The average Brit only gets 32 minutes in nature a day – with more than half saying they struggle to find time to get outdoors.
Londoners see the least amount of nature in comparison to the rest of the UK, as they’re exposed to only 28 minutes a day.
The study of 2,000 adults found more than a quarter (26 per cent) find it harder to connect with nature now than they did 10 years ago.
And 46 per cent of those blame this on living in cities and built-up areas with less greenery.
While nearly six in 10 of all those polled feel that no matter how much time they get in nature – it’s never enough.
Walks in the park (58 per cent), enjoying a coffee in the garden (39 per cent), and taking off shoes and going barefoot (10 per cent) are among the ways we connect with the Earth.
But with winter approaching, bad weather (40 per cent), long hours at work (24 per cent) and keeping the house clean (16 per cent) are factors holding people back from getting outdoors.
Th study was commissioned by the Flower Council of Holland, which also worked with digital artist Rek0de to create a virtual re-imagining of three iconic London landmarks – Tate Modern, Tower Bridge and Trellick Tower – transforming them into natural havens.
An AR filter has also been developed so anyone with a camera phone can see how nature can transform our cityscapes and homes.
Gabrielle Dullaart, from the Flower Council of Holland, said: “Escapism into nature can be found in many forms.
“Nature is the ultimate remedy for our hectic lives; a place where we find peace and rediscover our true selves.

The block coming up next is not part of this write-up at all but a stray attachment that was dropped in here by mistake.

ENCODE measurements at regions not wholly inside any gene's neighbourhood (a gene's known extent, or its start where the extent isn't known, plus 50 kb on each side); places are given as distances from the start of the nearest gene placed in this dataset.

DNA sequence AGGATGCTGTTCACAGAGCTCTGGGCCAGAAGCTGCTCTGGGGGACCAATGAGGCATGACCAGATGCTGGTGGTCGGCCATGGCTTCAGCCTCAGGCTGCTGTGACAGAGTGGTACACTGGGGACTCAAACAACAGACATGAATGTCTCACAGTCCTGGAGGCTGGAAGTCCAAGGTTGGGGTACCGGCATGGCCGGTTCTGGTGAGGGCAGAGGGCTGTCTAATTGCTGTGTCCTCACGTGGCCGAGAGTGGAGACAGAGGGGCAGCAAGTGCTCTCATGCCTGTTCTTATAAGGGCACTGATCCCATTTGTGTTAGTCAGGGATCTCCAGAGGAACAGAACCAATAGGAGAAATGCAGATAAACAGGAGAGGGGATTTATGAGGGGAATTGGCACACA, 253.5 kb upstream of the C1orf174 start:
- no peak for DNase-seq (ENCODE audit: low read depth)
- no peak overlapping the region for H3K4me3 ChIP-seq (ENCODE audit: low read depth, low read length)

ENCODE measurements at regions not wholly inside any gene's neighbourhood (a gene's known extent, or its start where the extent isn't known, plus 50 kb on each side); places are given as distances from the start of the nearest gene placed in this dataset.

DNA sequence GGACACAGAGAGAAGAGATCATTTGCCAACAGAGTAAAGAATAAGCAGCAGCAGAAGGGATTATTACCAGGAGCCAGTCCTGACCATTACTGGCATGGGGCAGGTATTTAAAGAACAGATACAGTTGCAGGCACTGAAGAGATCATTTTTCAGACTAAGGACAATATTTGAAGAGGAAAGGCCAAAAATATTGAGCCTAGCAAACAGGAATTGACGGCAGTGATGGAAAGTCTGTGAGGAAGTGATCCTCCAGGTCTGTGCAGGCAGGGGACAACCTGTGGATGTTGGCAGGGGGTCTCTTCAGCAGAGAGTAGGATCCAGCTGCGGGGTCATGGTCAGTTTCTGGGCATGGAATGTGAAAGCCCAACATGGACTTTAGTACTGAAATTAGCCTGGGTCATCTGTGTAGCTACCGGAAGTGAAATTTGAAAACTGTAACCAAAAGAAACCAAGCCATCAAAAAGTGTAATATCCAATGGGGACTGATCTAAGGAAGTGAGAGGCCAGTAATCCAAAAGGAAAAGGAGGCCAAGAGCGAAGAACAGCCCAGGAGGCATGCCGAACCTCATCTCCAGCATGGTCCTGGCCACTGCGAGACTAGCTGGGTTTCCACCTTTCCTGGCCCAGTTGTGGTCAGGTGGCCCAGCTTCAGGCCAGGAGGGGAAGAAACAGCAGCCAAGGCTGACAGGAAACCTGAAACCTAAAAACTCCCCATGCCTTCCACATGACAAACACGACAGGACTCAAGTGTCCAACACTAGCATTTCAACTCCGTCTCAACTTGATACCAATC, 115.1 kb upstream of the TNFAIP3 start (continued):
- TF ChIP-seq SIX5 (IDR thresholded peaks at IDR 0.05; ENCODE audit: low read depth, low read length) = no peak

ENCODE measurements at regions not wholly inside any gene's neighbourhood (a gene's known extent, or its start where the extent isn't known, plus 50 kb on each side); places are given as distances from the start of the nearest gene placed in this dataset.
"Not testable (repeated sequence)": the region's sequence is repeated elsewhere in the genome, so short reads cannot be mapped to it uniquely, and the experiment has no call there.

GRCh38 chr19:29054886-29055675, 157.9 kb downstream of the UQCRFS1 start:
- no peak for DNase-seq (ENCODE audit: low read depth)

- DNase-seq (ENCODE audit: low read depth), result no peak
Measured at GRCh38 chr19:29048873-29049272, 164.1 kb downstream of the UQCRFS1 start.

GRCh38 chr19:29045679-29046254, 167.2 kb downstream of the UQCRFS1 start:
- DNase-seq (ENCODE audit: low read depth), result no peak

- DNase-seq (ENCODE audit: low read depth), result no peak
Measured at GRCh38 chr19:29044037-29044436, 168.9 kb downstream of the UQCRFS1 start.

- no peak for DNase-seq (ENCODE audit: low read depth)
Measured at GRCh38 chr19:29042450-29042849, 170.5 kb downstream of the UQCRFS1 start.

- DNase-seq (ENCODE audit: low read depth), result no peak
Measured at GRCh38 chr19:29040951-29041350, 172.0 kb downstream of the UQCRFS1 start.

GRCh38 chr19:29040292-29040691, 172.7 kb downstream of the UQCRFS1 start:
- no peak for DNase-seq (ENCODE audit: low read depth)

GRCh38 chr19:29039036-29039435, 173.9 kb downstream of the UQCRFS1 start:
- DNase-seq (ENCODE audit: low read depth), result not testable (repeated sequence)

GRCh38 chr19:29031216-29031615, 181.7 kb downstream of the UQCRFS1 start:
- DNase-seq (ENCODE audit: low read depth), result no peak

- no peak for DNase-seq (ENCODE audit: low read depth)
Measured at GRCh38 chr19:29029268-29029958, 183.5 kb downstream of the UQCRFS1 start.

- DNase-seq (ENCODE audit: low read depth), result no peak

“Spending time in nature, even just for a short time, is like hitting the ‘reset’ button for your mind and soul. It’s where we recharge and find clarity.
“As longer nights loom in those coming winter months, it’s important we don’t lose touch with nature.”
The study also found 63 per cent of adults think it’s important to spend time in nature to boost mental health.
While 60 per cent feel it’s vital for physical wellbeing, and the same percentage think it can reduce stress levels.
And while 76 per cent consider themselves at least somewhat happy as a person, 40 per cent of those who aren’t say more time in nature would help.
Despite this, 53 per cent find it hard to fit in time to connect with nature, according to the OnePoll.com data.
While as many as 42 per cent went as far as to say people have forgotten how to get in touch with nature.
Gabrielle Dullaart added: “In the midst of the chaos of modern life, nature provides a refuge for our well-being. It’s the antidote to our daily stress.
“Embracing nature isn’t just a lifestyle choice, it’s a statement of our commitment to a sustainable and harmonious future.
“Even if you can’t make it out for a hike in the woods at lunchtime, filling your home with plants and cut flowers can ensure you at least have greenery nearby at all times and still benefit from the effects.”
Following the findings, RHS Chelsea Flower Show winner Ian Drummond gave his top tips for city dwellers to connect with nature from listening to recordings of birdsong or bringing art into the home such as paintings of nature or prints, sculpture, digital art and photography.
TOP 20 WAYS BRITS CONNECT WITH NATURE
1. Walks in the park
2. Listening to the sounds of nature such as birds singing
3. Drinking tea/coffee in the garden
4. Watching the sunset/sunrise
5. Growing and keeping house plants
6. Looking at the stars
7. Smelling flowers
8. Watching nature documentaries
9. Getting a bird feeder for the garden
10. Going on hikes
11. Eating lunch on a bench outside
12. Going for picnics
13. Buying cut flowers
14. Talking to other people about nature
15. Going for a run
16. Donating to charities connected with nature
17. Going camping
18. Taking off my shoes and going barefoot
19. Putting up pictures of plants/greenery in my home
20. Listening to natural sounds via a digital meditation or calming app